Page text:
DNA Bio-Storage Paves the Way for the Next Breakthrough in Bio-Computers...
Storage Density for DNA Data Improved!
A bio-research team from the Harvard’s Wyss Institute have successfully stored approximately 700 terabytes of digital data in a single gram of DNA. This is a huge breakthrough from previous attempts by a margin of a thousand as far as data density is measured.
Scientists have been experimenting with DNA as a potential storage medium for a long time. The medium is dense enough for archival quality potential and even as a transportable medium: (one bit per base--each base only a few atoms large). DNA as a physical storage medium is measured by volume (beaker) rather than on a flat plane (hard disk). The medium does not degrade over time. DNA is extremely stable and can survive for eons in normal room conditions. Modern lab equipment with microfluidic chips can decode sequenced molecular data in just a few hours. For very-long-term archival, DNA data retrieval is tops on any data scientist's list of breakthrough standards.
Current data storage tech involves portable hard drives AND high density DVDs for archival storage. This kind of physical mediums eat up a lot of space compared with DNA.
Storing data in a strand of hair or in a patch of skin would be a very convenient method of transferring data securely and safely.
Biology Enabled as a Computer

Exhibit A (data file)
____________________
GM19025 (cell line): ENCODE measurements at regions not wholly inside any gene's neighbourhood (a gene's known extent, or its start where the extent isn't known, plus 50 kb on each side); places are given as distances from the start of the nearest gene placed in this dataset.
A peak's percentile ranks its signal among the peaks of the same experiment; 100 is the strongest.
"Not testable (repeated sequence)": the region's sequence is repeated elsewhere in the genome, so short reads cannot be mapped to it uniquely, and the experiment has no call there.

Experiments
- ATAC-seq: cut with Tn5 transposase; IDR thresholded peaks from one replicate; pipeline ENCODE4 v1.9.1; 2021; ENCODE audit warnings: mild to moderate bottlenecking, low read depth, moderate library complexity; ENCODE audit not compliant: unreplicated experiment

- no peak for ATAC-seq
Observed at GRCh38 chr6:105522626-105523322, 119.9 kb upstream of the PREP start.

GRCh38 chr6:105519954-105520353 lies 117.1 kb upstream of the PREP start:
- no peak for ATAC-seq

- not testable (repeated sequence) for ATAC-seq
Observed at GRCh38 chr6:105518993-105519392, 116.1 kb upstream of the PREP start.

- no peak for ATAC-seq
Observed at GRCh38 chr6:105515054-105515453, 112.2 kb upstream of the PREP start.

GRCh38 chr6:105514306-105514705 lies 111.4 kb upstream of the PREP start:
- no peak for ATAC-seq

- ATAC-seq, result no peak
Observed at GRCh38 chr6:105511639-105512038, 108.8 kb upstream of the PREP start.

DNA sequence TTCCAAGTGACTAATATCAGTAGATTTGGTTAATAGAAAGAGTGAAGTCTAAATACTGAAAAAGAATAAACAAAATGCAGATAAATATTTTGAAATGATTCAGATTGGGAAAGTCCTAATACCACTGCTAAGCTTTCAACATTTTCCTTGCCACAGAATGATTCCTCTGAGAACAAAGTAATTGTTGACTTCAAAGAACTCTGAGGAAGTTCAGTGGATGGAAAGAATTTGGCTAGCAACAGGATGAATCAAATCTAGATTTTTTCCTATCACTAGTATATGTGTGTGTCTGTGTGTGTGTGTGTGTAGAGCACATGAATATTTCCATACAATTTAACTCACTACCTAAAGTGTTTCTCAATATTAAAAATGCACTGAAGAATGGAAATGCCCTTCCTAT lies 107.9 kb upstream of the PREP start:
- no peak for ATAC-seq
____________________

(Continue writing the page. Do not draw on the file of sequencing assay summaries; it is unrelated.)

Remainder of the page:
In 2012, scientists from the Scripps Research and Technion created a simple Turing machine-like finite
state automaton to successfully decode two images stored and encrypted within DNA. Ehud Keinan led a research team that basically dumped a coded mixture of
molecules in a test tube and were able to extract information from the DNA vat via fluorescent markers. By adapting the functions of a computer into a molecule based bio-chemical process, the Scripps team were able to encrypt and decipher data on DNA. Keinan notes that complex biological molecules activate one another to carry out some predetermined chemical work. Using this knowledge, the team encoded the data molecule by molecule and successfully tested retrieval using the same bio knowledge.
Biological Computer Advantage
Biomolecular computing devices are designed not to replace electronic computers. Keinan offers, “The main advantages of biomolecular computing devices over electronic computers have to do with other properties.” Storage size in a secure medium that can be encrypted and retrieved safely is one breakthrough ideal that cannot be matched by current physical storage medium alternatives. Several libraries worth of information can be stored and encrypted in DNA molecules safely and transported with no degradation in the medium.
The potential of DNA as an archival data storage medium can help us do everything, from transporting knowledge to off-world planets we explore in the future, to mapping the stars for space travel. Expect a DNA storage device as a back-up hard drive soon for your personal or business computing needs.